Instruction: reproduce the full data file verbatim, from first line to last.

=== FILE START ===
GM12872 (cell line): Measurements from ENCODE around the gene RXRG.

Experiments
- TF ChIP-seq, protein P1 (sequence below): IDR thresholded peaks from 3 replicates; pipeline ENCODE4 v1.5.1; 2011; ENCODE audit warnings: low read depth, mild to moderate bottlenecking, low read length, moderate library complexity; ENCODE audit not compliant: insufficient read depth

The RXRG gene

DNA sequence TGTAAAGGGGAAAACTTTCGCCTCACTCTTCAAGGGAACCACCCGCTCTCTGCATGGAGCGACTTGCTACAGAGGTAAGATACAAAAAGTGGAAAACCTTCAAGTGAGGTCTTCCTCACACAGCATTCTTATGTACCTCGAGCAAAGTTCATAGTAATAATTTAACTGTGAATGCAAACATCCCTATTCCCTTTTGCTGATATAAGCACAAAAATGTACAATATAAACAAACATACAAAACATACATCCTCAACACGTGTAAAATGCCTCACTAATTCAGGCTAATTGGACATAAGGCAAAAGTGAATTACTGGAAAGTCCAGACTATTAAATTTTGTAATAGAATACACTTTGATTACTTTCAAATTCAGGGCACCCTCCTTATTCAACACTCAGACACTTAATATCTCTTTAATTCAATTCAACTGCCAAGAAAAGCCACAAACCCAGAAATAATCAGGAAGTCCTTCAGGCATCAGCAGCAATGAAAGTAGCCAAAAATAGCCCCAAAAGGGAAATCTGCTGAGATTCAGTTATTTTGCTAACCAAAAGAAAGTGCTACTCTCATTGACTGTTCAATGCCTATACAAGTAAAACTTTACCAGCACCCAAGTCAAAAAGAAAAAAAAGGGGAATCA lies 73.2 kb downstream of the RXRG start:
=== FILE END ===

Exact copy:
GM12872 (cell line): Measurements from ENCODE around the gene RXRG.

Experiments
- TF ChIP-seq, protein P1 (sequence below): IDR thresholded peaks from 3 replicates; pipeline ENCODE4 v1.5.1; 2011; ENCODE audit warnings: low read depth, mild to moderate bottlenecking, low read length, moderate library complexity; ENCODE audit not compliant: insufficient read depth

The RXRG gene

DNA sequence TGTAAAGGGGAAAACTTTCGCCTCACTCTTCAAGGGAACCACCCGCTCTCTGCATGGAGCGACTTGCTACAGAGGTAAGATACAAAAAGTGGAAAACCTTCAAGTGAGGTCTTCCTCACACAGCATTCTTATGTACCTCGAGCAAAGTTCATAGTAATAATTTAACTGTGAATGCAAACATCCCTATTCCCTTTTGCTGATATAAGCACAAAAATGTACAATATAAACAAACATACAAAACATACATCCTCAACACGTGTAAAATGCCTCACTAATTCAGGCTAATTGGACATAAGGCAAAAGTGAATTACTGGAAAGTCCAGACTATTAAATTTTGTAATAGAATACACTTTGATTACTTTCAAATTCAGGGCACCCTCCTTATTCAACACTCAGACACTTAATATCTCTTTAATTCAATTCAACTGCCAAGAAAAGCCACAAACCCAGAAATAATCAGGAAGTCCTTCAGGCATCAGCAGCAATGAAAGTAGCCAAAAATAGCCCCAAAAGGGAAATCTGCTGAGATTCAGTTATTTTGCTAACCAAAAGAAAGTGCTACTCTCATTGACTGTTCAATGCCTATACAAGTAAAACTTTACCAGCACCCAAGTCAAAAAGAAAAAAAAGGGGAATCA lies 73.2 kb downstream of the RXRG start: